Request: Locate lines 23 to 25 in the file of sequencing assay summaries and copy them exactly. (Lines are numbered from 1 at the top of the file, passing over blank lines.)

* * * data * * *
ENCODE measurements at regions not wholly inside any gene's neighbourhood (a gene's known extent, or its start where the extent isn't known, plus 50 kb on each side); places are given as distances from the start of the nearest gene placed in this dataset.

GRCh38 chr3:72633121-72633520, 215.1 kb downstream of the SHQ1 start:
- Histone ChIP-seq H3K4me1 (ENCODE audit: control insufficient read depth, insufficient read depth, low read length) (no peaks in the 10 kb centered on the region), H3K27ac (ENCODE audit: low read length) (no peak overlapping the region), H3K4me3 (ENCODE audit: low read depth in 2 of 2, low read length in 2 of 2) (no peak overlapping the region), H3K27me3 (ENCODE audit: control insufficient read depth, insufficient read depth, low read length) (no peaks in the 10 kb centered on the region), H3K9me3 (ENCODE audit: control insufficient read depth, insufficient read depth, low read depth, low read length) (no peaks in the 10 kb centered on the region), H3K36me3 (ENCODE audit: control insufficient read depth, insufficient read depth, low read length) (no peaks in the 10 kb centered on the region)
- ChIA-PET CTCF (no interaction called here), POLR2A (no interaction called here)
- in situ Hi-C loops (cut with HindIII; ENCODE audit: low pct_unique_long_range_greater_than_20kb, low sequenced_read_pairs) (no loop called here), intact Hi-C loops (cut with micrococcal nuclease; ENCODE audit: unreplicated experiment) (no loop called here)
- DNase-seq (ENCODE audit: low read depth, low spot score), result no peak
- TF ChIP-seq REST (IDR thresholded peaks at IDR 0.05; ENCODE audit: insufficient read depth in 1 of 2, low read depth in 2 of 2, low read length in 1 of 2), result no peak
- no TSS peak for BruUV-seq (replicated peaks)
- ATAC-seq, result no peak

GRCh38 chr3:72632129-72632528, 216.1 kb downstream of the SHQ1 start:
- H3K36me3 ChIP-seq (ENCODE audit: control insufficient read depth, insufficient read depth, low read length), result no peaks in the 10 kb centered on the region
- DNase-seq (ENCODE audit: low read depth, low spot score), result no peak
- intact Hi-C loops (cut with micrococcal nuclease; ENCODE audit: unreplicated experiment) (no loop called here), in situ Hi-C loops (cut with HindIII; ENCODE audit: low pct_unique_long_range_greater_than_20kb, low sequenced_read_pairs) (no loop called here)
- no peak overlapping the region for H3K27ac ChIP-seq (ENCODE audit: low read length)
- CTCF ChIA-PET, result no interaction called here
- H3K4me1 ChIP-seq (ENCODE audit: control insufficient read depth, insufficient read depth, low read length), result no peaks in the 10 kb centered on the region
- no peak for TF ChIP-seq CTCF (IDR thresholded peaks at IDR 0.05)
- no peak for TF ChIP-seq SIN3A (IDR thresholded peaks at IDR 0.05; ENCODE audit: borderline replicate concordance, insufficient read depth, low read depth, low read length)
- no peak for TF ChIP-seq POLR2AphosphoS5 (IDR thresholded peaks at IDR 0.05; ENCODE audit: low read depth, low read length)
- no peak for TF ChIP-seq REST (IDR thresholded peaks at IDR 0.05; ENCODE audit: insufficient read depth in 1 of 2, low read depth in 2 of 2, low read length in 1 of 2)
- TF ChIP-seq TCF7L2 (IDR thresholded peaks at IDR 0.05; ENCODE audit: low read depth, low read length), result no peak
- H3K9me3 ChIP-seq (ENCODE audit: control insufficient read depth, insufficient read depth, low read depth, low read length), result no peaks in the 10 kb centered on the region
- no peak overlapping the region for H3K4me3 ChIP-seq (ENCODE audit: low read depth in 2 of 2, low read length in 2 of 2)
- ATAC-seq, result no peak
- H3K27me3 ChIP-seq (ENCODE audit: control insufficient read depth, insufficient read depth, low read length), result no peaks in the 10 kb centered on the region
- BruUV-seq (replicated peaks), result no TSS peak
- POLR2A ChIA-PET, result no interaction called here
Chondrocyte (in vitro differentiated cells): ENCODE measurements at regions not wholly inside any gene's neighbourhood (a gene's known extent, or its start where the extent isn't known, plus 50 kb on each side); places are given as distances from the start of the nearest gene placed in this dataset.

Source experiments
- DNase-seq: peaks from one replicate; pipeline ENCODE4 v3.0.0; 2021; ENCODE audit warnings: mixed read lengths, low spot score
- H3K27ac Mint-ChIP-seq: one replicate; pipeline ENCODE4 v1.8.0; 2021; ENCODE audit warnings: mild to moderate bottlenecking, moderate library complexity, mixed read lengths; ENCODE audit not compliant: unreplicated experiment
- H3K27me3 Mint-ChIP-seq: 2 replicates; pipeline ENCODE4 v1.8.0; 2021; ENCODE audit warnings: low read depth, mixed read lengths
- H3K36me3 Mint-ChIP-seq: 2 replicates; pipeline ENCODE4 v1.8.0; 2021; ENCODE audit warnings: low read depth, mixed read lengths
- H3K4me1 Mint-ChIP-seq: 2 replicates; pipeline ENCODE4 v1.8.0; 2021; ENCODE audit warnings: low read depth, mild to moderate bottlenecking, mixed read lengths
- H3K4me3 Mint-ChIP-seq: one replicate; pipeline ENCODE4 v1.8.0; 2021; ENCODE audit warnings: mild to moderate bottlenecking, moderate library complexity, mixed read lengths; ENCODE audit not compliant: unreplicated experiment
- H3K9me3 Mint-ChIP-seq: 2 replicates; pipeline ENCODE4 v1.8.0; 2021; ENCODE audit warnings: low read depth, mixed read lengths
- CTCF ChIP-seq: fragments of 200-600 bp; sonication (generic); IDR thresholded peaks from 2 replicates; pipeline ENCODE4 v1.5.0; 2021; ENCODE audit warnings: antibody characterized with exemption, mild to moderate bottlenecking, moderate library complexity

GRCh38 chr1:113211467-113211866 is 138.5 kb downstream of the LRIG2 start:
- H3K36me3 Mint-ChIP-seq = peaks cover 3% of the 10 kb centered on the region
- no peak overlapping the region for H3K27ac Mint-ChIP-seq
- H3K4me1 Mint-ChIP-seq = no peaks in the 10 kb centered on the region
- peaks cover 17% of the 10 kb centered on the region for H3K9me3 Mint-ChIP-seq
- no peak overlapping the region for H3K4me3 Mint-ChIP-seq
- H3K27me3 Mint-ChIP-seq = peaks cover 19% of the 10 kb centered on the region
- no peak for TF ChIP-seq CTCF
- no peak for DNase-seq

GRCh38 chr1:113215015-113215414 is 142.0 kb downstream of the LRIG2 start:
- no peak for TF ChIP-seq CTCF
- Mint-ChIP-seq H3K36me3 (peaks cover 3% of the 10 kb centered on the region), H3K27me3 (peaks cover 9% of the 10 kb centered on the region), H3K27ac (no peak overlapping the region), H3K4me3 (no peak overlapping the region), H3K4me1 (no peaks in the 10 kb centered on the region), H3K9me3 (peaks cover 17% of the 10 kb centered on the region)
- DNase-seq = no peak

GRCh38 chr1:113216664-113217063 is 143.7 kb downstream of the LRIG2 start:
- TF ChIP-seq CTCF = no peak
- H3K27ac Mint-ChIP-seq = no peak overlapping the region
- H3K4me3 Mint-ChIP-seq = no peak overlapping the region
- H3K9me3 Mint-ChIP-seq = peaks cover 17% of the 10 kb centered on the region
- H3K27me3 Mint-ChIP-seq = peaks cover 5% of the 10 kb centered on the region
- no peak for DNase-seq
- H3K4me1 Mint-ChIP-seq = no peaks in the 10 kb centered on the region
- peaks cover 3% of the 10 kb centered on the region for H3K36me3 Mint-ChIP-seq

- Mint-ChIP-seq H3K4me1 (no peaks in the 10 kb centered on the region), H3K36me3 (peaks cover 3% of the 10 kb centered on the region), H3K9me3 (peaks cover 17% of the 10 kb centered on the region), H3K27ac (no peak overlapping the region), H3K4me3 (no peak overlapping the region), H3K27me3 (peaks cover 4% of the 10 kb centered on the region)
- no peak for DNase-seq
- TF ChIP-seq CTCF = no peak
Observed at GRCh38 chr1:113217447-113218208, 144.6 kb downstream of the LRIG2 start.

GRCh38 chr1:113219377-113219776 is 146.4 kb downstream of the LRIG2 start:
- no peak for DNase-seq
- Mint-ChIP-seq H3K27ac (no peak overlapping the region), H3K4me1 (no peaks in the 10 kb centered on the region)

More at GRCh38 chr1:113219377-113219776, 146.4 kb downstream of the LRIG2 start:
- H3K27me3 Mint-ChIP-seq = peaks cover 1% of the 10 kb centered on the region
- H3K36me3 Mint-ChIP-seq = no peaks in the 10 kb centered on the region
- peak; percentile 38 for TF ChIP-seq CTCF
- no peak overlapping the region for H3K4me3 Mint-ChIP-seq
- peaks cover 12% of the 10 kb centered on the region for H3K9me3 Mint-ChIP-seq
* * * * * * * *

- no peak overlapping the region for H3K4me3 ChIP-seq (ENCODE audit: low read depth in 2 of 2, low read length in 2 of 2)
- ATAC-seq, result no peak
- H3K27me3 ChIP-seq (ENCODE audit: control insufficient read depth, insufficient read depth, low read length), result no peaks in the 10 kb centered on the region